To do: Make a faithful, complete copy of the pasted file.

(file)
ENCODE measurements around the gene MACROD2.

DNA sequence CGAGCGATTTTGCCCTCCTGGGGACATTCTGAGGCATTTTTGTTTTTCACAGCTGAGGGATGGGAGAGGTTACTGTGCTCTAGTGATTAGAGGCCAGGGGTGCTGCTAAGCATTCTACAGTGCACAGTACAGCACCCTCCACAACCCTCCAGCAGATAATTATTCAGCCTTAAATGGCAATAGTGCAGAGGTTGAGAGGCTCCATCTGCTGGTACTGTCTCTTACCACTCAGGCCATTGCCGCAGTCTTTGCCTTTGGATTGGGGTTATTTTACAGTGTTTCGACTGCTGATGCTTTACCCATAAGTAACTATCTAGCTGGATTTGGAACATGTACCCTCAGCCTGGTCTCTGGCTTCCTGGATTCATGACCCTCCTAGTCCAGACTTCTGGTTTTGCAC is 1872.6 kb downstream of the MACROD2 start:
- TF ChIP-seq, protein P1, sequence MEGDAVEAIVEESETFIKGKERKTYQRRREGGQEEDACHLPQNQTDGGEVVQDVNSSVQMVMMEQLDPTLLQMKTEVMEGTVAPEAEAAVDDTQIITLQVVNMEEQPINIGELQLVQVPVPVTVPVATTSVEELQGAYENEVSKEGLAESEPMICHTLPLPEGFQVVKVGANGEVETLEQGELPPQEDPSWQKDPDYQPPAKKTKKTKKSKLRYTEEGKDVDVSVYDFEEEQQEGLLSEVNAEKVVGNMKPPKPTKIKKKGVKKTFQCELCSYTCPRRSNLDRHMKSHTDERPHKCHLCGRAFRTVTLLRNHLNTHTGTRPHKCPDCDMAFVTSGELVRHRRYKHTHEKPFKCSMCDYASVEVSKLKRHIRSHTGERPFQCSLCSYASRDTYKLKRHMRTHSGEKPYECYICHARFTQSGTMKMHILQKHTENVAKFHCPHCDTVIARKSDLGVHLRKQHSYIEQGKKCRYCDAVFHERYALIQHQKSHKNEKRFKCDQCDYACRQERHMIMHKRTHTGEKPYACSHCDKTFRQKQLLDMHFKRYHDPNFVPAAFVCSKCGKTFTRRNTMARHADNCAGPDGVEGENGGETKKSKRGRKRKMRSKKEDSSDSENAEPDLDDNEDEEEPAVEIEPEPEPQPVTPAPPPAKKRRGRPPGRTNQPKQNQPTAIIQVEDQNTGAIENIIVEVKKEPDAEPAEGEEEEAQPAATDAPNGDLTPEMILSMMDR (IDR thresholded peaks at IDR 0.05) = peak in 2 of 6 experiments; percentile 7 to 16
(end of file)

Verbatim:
ENCODE measurements around the gene MACROD2.

DNA sequence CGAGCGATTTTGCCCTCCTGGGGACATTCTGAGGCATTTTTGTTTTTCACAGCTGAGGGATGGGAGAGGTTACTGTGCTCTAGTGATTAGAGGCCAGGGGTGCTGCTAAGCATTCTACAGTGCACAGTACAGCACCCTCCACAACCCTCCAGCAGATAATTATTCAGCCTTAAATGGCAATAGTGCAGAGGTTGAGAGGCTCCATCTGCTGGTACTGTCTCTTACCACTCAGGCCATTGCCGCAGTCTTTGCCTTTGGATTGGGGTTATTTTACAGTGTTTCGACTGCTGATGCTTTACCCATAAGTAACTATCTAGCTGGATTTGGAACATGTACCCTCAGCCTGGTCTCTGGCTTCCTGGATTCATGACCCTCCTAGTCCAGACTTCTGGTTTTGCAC is 1872.6 kb downstream of the MACROD2 start:
- TF ChIP-seq, protein P1, sequence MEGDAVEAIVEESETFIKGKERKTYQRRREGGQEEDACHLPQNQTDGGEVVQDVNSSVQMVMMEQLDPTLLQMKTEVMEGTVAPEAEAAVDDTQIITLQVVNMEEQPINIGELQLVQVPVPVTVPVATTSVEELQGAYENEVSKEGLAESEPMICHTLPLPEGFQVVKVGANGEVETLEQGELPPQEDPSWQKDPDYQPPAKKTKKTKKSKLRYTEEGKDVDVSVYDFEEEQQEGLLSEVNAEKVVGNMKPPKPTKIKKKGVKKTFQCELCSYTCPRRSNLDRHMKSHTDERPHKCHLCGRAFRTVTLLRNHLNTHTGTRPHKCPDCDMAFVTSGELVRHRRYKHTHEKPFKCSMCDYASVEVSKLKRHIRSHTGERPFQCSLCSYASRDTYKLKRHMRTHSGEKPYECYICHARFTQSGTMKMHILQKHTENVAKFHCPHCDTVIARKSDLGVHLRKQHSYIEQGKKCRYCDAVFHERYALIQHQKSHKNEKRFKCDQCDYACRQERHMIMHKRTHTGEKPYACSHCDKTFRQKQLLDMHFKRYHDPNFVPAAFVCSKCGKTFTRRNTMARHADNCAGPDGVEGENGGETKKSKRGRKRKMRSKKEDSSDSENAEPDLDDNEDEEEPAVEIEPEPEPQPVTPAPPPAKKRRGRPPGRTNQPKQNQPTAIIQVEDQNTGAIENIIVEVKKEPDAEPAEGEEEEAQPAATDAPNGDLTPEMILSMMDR (IDR thresholded peaks at IDR 0.05) = peak in 2 of 6 experiments; percentile 7 to 16